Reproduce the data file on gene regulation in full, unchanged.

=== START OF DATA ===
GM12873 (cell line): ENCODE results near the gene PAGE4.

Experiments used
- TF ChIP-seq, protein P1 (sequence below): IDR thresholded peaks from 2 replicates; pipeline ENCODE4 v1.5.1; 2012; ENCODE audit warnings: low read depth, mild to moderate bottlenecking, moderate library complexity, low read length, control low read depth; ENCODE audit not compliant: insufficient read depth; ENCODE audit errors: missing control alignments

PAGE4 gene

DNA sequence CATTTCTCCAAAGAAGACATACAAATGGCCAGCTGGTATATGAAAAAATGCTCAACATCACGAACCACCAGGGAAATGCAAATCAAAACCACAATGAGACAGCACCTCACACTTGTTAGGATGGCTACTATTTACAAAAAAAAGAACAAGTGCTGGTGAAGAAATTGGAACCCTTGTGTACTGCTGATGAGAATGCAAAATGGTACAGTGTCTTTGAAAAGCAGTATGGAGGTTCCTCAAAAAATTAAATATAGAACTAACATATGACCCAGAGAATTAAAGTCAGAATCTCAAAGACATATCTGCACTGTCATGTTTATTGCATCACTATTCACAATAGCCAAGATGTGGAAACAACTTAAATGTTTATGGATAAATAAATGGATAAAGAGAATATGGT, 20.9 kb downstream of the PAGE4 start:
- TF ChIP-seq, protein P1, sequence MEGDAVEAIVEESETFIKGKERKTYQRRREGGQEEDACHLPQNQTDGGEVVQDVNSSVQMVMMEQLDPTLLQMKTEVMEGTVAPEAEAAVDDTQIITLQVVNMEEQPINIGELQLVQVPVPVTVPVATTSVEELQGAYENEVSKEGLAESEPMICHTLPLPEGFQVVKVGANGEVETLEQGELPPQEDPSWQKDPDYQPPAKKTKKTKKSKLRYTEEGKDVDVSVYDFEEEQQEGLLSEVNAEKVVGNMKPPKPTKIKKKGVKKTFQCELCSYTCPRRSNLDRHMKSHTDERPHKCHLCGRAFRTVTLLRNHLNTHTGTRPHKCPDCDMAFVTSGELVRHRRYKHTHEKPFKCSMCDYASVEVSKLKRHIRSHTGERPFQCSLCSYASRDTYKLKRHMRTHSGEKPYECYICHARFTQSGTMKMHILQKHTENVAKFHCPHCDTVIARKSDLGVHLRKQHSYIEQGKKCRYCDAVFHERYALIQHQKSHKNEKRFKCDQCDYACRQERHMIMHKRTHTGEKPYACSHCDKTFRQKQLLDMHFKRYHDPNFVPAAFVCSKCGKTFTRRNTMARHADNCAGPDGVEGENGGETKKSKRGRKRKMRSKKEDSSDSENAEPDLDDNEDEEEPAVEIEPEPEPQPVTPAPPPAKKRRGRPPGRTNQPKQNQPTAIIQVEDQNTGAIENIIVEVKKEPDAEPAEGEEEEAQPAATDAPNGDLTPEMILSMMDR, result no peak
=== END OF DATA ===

GM12873 (cell line): ENCODE results near the gene PAGE4.

Experiments used
- TF ChIP-seq, protein P1 (sequence below): IDR thresholded peaks from 2 replicates; pipeline ENCODE4 v1.5.1; 2012; ENCODE audit warnings: low read depth, mild to moderate bottlenecking, moderate library complexity, low read length, control low read depth; ENCODE audit not compliant: insufficient read depth; ENCODE audit errors: missing control alignments

PAGE4 gene

DNA sequence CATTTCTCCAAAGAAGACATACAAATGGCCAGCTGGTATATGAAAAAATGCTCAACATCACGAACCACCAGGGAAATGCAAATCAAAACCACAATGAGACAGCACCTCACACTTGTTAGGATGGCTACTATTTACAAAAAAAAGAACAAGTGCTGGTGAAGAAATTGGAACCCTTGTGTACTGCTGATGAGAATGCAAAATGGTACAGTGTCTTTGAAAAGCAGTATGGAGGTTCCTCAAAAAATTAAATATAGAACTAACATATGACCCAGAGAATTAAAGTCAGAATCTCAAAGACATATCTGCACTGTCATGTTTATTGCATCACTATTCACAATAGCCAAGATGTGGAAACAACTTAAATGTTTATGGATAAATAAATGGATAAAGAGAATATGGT, 20.9 kb downstream of the PAGE4 start:
- TF ChIP-seq, protein P1, sequence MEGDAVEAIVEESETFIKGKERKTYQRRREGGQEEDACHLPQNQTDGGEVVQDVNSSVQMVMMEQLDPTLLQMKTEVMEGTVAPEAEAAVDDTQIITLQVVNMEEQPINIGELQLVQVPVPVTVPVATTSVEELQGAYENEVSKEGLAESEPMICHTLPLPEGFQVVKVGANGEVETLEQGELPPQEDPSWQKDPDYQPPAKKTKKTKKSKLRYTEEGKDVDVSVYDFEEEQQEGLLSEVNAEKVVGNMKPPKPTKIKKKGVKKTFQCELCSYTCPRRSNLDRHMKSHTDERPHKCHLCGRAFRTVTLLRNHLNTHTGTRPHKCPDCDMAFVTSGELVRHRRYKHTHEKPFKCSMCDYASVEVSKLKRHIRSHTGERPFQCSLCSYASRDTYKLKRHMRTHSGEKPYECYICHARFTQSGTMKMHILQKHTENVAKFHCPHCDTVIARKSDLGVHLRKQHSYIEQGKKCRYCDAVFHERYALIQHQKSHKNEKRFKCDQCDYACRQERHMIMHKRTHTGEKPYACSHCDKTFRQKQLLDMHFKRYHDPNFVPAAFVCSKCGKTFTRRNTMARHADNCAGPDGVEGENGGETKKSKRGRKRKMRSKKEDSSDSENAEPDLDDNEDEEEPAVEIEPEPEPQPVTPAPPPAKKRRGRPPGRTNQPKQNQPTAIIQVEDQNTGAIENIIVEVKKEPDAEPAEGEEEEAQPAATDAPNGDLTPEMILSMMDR, result no peak